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6 Ways to Use Parent Volunteers

Have you ever needed help in your classroom? How about on a field trip? What about with a class party? If you answered yes to any, or all, of the above you need parents! Parents, much like teacher assistants, can be a huge help in your classroom and usually you will have a few willing volunteers. So, how can you use parent volunteers in your classroom? 

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#1 Gets Parents to School 

One way to get parent volunteers involved is to get them to the school. You can get parents into the school by having them: 

  • Help with a class party 
  • Involve them in a festival night 
  • Come in as a guest reader or speaker 
  • Be a chaperone on a field trip 

Having parents help with a class party or a festival night gets them into the classroom in a no pressure kind of way. If you have a parent that is a little stand-offish, this is a great way to get them involved in the classroom.

Ask your parents to be a guest speaker or reader and get them into the classroom. Finally, invited parents to a field trip allows you to get to know the parent on a deeper level. The parent gets to be active in a learning opportunity for his/her student.

No matter how you get parent volunteers into the classroom, you are giving them a glimpse into their child’s education which can help build trust. 

#2 Involve Parents at Home

Another way to get parents involved is to bring school to them. If a parent does not feel comfortable coming into the classroom, you can still get them involved by sending home fun activities with your students. When you send an activity home, give your students and parents some time to get it done, maybe a few days. Then, have your students journal about the experience working with their parents. You can give these journal entries to parents at conferences or send them in the mail. Giving the journals to your parents will show them how important parent involvement is not only for you, but for their kids. 

#3 Create a Room Parent

Being a room parent is also a great way for parents to get involved in the classroom. While there are usually only one or two contact parents, you could have a rotation if you have several volunteers. A room parent is a parent who helps relay messages in the classroom about cancelled, postponed, or changed plans. This parent or these parents can also help communicate classroom party needs or create “committees” for different activities.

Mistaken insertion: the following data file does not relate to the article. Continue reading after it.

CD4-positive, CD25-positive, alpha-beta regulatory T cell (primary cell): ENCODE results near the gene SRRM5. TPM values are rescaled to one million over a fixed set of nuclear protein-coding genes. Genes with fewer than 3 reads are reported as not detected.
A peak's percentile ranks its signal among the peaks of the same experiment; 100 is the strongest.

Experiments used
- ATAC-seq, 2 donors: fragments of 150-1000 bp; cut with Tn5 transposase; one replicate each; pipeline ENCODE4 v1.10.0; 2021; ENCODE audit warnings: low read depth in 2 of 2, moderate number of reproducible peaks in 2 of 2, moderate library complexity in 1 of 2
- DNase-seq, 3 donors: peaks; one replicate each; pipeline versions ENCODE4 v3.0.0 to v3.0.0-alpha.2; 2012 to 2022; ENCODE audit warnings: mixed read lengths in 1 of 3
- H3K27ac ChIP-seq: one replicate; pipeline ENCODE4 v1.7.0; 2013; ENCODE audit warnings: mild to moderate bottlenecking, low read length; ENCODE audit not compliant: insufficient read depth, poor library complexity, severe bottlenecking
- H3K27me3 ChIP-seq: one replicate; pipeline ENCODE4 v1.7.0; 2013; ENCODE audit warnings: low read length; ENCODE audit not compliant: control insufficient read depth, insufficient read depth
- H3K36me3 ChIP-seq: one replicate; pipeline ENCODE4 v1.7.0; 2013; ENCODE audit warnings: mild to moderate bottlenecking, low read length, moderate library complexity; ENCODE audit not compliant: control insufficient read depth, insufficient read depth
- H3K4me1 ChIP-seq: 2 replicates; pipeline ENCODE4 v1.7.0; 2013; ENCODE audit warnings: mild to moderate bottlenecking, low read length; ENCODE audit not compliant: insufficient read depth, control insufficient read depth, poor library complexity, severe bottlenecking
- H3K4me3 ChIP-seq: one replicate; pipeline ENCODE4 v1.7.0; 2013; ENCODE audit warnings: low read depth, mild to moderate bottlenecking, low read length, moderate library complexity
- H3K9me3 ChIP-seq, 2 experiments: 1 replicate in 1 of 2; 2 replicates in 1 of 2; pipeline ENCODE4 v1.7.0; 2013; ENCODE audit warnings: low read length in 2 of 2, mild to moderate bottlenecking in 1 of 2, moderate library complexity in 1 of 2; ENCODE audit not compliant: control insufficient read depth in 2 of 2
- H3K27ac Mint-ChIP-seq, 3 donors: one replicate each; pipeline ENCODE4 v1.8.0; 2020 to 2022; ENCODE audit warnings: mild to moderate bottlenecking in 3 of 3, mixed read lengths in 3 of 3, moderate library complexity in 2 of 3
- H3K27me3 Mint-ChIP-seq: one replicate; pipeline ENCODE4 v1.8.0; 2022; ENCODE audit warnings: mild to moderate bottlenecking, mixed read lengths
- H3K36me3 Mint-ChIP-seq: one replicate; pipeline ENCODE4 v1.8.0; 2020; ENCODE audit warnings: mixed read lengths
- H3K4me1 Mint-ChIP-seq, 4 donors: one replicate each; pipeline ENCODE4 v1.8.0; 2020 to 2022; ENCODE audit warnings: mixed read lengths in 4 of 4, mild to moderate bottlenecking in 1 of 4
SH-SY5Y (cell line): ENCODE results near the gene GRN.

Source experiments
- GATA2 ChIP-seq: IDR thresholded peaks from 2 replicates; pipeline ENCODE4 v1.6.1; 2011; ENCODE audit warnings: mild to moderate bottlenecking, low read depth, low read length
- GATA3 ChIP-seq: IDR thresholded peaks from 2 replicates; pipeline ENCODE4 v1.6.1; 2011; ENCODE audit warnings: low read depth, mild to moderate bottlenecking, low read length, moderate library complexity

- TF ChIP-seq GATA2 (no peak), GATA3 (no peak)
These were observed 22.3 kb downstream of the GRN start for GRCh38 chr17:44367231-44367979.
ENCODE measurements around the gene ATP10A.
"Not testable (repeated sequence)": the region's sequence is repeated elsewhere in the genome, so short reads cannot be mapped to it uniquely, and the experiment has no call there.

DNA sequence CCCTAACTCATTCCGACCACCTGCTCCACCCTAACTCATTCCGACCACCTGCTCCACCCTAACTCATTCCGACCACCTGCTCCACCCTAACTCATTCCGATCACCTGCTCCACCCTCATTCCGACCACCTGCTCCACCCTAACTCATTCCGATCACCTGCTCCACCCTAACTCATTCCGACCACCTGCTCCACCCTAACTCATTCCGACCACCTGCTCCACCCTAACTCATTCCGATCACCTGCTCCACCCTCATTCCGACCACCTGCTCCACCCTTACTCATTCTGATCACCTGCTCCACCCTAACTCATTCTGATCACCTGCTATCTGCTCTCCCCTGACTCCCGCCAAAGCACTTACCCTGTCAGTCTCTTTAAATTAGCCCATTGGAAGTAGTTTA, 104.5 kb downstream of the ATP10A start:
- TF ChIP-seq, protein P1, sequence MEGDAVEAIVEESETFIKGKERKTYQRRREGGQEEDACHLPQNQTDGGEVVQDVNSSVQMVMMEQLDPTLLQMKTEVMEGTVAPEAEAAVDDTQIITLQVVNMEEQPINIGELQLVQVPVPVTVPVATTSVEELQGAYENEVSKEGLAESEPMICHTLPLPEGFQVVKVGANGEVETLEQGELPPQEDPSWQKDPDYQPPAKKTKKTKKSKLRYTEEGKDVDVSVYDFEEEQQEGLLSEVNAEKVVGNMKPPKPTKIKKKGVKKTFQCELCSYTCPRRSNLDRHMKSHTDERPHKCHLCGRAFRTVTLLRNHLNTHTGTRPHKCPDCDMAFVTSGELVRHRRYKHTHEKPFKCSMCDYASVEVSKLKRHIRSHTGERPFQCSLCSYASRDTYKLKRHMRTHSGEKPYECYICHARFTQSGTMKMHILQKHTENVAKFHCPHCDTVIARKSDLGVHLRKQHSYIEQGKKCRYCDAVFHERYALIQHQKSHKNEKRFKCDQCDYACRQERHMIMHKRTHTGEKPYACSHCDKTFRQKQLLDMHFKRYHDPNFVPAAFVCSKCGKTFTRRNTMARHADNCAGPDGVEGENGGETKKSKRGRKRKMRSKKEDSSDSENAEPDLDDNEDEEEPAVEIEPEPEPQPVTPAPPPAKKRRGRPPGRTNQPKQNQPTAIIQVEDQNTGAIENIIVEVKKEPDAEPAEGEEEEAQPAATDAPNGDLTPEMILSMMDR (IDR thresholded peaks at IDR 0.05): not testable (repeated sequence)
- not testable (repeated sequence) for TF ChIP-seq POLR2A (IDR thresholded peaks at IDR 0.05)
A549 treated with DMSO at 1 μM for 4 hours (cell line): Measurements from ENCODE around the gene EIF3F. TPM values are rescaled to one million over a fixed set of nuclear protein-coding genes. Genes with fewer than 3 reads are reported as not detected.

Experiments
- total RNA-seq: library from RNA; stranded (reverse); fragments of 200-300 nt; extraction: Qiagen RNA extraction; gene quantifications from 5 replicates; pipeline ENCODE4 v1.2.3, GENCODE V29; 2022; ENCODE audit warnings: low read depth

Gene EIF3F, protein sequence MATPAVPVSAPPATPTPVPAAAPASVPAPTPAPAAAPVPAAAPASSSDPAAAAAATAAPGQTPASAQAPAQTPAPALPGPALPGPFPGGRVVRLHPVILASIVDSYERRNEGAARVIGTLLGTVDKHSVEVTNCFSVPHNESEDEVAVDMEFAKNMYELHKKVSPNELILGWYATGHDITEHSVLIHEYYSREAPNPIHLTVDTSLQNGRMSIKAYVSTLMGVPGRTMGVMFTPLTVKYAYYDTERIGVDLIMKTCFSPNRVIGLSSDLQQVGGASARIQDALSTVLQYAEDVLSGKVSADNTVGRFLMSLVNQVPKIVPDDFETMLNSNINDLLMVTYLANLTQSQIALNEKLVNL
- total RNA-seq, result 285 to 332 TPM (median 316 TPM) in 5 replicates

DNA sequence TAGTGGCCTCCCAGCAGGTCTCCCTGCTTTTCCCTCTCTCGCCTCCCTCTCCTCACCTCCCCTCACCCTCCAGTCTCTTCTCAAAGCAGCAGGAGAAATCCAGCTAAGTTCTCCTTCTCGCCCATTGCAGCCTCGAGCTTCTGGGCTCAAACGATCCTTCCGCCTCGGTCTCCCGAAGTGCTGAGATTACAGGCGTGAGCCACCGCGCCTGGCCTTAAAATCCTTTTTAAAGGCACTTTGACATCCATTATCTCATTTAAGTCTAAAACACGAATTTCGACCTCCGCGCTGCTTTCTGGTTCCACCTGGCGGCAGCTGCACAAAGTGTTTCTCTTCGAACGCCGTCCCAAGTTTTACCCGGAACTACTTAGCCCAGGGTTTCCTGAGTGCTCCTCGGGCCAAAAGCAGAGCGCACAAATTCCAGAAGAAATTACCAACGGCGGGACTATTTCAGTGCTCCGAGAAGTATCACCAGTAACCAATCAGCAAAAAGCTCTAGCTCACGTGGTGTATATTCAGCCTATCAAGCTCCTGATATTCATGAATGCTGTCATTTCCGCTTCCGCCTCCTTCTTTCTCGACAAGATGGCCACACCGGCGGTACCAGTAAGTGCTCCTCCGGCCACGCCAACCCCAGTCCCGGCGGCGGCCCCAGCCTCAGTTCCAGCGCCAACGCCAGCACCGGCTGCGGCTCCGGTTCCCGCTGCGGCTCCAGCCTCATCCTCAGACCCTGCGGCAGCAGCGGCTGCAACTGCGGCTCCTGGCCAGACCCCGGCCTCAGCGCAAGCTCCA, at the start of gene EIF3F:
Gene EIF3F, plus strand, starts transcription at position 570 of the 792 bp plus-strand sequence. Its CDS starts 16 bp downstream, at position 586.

#4 Develop a Parent Resource Binder 

If you want to get as many parent volunteers involved as possible, you can create a parent resource binder at the beginning of the school year. How do you do this? 

  • Create a list of ways parents can be involved in your classroom. This can be parent chaperones, parent activities, or really anything where a parent would be an asset in your classroom. 
  • Talk to parents as they come in to meet you at open house. If you a parent doesn’t come to open house, make a phone call to introduce yourself. 
  • Ask parents to sign up for one thing they would like to help with. When you ask parents to do this, make sure you emphasize why you want them to sign up: to be involved in their child’s education.
  • Write all of this information down in a binder, so you know who you can count on. 

By having this information on hand, you’ll ensure you have as many parents involved as possible. Plus you’ll have an idea what they enjoy doing. This can become a resource when you need something that you weren’t expecting in the classroom. 

#5 Generate a Student Resource Binder (with Parent Help!) 

Beyond getting parents involved with classroom events, you can get parents involved by helping create a student resource binder. While this might sound super serious, it’s just a great way to build rapport with your students. At the beginning of the school year, send your students home with two copies of “My List of Favorites and Least Favorites” worksheet. On this worksheet, the directions should instruct the parents and the students to fill out the information separately. Then compare their answers.

In the end, students would bring back their answers and you could put them in a binder. With this information, you would gain valuable insight into your students’ likes and dislikes which could come in handy throughout the school year. In addition to getting this information, you are getting your parents involved in their students’ education and you gaining their trust while gaining student rapport. 

#6 Invite Parents into Your Tribe 

Finally, one the best ways to get parents involved in your classroom, in activities, and in their children’s education is to invite them into your tribe. Every teacher has a tribe and we usually think that consists of teachers and only teachers, but it can really include anyone. Parents can be a great asset inside and outside of the classroom and having them as part of your tribe can be a game changer. 

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Parents are a vital part of your classroom because they are a vital part of your students’ lives. Having parents get involved in the classroom can be the biggest game changer you have this year. 

xoxo Farrah Henley
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